Basic real estate law could stop gas drilling in the Northeast.
Here's the idea. When you bought your house you didn't buy just dirt and bricks; you bought what your lawyer calls a bundle of rights. That includes what he or she calls the right of quiet enjoyment.
Quiet enjoyment means more than the right to sit on your porch and watch the sunset; it includes the right to enjoy the value of your property. If your neighbor does something to hurt this right, he has to pay you the before-and-after difference -- to make you whole, as they say.
It's called nuisance law, and means everybody has the right to do what they want with their property -- as long and they don't hurt anybody else. If they do, they have to pay.
So, since banks won't lend on a house near a gas well unless the owner can prove their water supply will always be safe, and that can't be done -- i.e.: where there's gas drilling, property values collapse -- it follows as the night the day that if your neighbor leases his land for gas drilling, you can sue said boneheaded neighbor to make you whole.
"It's just Real Estate 101," says the co-chair of one of the American Bar Association's practice groups. "I'm surprised nobody's using it now."
As it happens, it is being done now. Two recent Pennsylvania lawsuits, filed separately against Southwest Energy Co. and Chesapeake Energy Corp., claim that their gas drilling has contaminated local water supplies and harmed the related property values.
That first claim -- that gas drilling contaminated the local water -- is the hot button issue for anti-drilling activists. But Peter Cambs, the partner in Parker Waichman Alonso LLP fighting the suits, likes the property value issue better.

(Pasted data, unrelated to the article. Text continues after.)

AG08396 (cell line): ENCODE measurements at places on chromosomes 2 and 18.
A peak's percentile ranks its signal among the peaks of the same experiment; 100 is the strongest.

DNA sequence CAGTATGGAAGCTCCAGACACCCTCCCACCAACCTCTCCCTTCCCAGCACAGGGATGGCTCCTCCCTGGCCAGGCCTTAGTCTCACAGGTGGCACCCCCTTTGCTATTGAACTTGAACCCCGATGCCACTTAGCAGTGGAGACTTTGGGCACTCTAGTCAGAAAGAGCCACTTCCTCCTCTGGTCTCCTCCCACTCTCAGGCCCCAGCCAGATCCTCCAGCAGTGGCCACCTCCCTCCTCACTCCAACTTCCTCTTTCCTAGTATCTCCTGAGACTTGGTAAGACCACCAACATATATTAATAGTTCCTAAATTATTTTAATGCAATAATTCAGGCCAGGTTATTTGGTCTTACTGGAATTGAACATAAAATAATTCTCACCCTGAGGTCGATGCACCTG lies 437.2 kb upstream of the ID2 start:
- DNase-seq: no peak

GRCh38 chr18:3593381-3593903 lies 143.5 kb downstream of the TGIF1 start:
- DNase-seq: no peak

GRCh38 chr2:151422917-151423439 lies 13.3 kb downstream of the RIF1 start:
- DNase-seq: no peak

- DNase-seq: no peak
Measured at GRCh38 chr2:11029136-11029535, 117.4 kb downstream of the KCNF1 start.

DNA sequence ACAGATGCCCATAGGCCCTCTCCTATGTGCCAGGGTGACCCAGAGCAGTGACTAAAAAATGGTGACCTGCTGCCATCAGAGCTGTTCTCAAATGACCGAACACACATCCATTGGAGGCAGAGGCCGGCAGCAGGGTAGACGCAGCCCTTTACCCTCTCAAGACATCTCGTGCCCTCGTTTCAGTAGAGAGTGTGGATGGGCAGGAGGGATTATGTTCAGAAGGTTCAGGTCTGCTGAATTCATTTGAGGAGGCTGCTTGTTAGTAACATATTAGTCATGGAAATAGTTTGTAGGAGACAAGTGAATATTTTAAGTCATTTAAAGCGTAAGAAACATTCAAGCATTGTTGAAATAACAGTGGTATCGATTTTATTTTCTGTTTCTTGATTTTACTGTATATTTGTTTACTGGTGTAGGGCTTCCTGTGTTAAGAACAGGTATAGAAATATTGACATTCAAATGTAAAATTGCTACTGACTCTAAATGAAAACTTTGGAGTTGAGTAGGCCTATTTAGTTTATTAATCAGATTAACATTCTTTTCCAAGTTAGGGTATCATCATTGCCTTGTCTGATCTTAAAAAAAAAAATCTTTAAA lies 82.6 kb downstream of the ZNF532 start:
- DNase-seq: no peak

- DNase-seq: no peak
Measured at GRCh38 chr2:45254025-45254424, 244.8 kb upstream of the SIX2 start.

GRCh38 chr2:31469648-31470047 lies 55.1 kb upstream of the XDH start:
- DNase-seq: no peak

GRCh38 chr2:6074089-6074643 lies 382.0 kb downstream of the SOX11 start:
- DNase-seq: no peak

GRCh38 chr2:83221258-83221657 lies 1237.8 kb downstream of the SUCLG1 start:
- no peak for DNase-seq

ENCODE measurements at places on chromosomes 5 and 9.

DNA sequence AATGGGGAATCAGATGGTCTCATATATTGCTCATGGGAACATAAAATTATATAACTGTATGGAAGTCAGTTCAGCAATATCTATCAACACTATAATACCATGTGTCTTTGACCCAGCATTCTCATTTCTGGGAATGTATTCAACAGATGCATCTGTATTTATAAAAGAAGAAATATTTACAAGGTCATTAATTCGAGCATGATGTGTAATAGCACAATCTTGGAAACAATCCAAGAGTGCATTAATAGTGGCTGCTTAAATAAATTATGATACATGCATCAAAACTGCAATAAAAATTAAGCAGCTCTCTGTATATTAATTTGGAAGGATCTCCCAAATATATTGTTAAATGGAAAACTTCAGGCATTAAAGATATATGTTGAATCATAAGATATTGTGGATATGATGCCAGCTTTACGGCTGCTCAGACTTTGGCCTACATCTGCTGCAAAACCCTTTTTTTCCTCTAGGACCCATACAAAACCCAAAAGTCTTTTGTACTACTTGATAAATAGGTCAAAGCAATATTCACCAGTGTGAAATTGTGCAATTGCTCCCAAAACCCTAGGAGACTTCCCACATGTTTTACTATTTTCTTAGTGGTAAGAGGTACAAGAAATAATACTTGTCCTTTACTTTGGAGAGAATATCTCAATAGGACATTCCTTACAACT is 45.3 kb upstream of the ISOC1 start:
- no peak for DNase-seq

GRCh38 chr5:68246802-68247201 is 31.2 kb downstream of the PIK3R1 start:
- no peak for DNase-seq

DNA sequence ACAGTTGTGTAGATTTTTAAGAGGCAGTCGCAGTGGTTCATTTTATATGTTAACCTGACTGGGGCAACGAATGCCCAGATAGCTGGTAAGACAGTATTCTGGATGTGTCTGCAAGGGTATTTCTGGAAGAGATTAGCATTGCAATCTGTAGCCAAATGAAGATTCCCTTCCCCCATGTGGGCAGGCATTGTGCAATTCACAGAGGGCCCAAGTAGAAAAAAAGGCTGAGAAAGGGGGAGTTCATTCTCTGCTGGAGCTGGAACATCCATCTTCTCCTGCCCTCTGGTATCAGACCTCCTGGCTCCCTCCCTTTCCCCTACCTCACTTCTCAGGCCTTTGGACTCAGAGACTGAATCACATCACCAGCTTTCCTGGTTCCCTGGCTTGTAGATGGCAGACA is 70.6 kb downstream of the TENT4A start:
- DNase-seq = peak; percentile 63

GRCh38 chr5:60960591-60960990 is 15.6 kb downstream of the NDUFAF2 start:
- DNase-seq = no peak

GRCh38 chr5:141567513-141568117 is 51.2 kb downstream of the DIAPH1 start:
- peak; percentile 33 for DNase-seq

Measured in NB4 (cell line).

"It's the stronger claim," he says. "I don't think there is a defense" against it. Nationwide, the statistical case that gas drilling depresses property values is practically bullet-proof.
On the other hand, says Cambs, defense attorneys can try to play out the clock on the water contamination claim with what you could call the tobacco defense -- first deny there was any contamination, then that gas drilling caused it, then insist the issue needs more study, and finally say there's no way to quantify the damage.
By the time they're ready to settle, it's many years later, and drilling's gone on apace. He says his case will be an appeal to common sense -- that the water was fine until drilling began, so it obviously caused the contamination.
How useful common sense will be in a court room remains to be seen. In any case, says Cambs, he expects the case to last at least two years -- before appeals.
Of course, the problem for many property owners living near gas drilling is that they didn't buy their rural property to live in an industrial zone. And they're remarkably uninterested in being hurt in the first place.
Enter Gregory Alexander, A. Robert Noll Professor of Law at Cornell University. He says there's a well-trodden legal path that could stop drilling before it begins.
Called anticipatory nuisance, it's basically the notion that you can stop your neighbor from doing something if waiting to sue until you're harmed is ludicrous. In a western, this is where the marshal says you shot in self-defense.
"It's a doctrine that's established in common law," says Alexander. "A court would not be making new law" by supporting such a claim, and "it presents a plaintiff with a lot of ammunition."